Charles Allen was born in India, where six generations of his family served under the British Raj. He established his reputation with his celebrated oral histories, broadcast on BBC Radio and published as Plain Tales from the Raj, Tales from the Dark Continent and Tales from the South China Seas. Among his other publications are: Soldier Sahibs: The Men Who Made the North-West Frontier, Kipling Sahib: India and the Making of Rudyard Kiping and Ashoka: The Search for India’s Lost Emperor.
Lama Anagarika Govinda (1898 – 1985) was born Ernst Lothar Hoffman in Waldheim, Germany, the son of a German father and a Bolivian mother. In his twenties and thirties he became increasingly interested in Buddhism, first studying in Ceylon and then in India, making several visits to Tibet in the 1930s and 40s. He spent his final years living in the Bay Area of Northern California. His books have become 20th century classics of Buddhist literature including Foundations of Tibetan Mysticism, Creative Meditation and Multi-Dimensional Consciousness. The Way of the White Clouds, with its poetic writing, its insights, and its picture of a country and a society which has now gone, has reached an audience far beyond the confines of the Buddhist community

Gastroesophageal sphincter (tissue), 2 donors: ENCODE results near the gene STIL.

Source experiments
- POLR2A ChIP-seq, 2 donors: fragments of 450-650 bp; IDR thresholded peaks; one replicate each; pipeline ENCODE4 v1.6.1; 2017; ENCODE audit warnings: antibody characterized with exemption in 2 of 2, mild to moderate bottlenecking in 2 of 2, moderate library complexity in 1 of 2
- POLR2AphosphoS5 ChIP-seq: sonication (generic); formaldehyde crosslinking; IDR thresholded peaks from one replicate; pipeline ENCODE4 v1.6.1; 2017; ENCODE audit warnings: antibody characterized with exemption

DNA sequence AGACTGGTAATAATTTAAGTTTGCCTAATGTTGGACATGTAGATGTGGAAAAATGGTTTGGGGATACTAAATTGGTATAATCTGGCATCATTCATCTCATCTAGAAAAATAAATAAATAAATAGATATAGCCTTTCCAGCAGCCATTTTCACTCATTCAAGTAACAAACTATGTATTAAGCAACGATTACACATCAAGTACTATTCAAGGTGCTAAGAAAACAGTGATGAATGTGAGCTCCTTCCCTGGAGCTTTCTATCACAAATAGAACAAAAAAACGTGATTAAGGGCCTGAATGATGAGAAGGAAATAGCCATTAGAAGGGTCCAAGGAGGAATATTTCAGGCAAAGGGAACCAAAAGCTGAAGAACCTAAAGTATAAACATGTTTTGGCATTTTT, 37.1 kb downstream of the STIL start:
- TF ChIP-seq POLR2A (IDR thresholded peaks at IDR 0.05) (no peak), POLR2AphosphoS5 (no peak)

Steve Hagen is a Zen priest, a long-time teacher of Buddhism and the author of How the World can be the Way It is. He began studying Buddhism in 1967 and in 1975 became a student of Zen master Dainin Katagiri. Hagen was ordained a Zen priest in 1979 and later studied with a number of other teachers in Asia and Europe. In 1989 he received Dharma Transmission (endorsement to teach) from Katagiri Roshi. Hagen lives in Minneapolis, where he lectures, teaches meditation and leads retreats at the Dharma Field Meditation and Learning Center.
John D Ireland
John D. Ireland (1932-1998) was born in North London, England. He became a Buddhist at age eighteen and soon began studying Pali. From the 1960’s onward he was a frequent contributor to the Buddhist Publication Society’s Wheel and Bodhi Leaves series of booklets. But he is perhaps best known for his combined translation, The Udana & the Itivuttaka (Kandy: Buddhist Publication Society, 1997), in reference to which he wrote to a friend shortly before his death: “I feel I could die contented in the knowledge that I have done something to repay the great happiness the Buddha-Dhamma has brought me in this life.”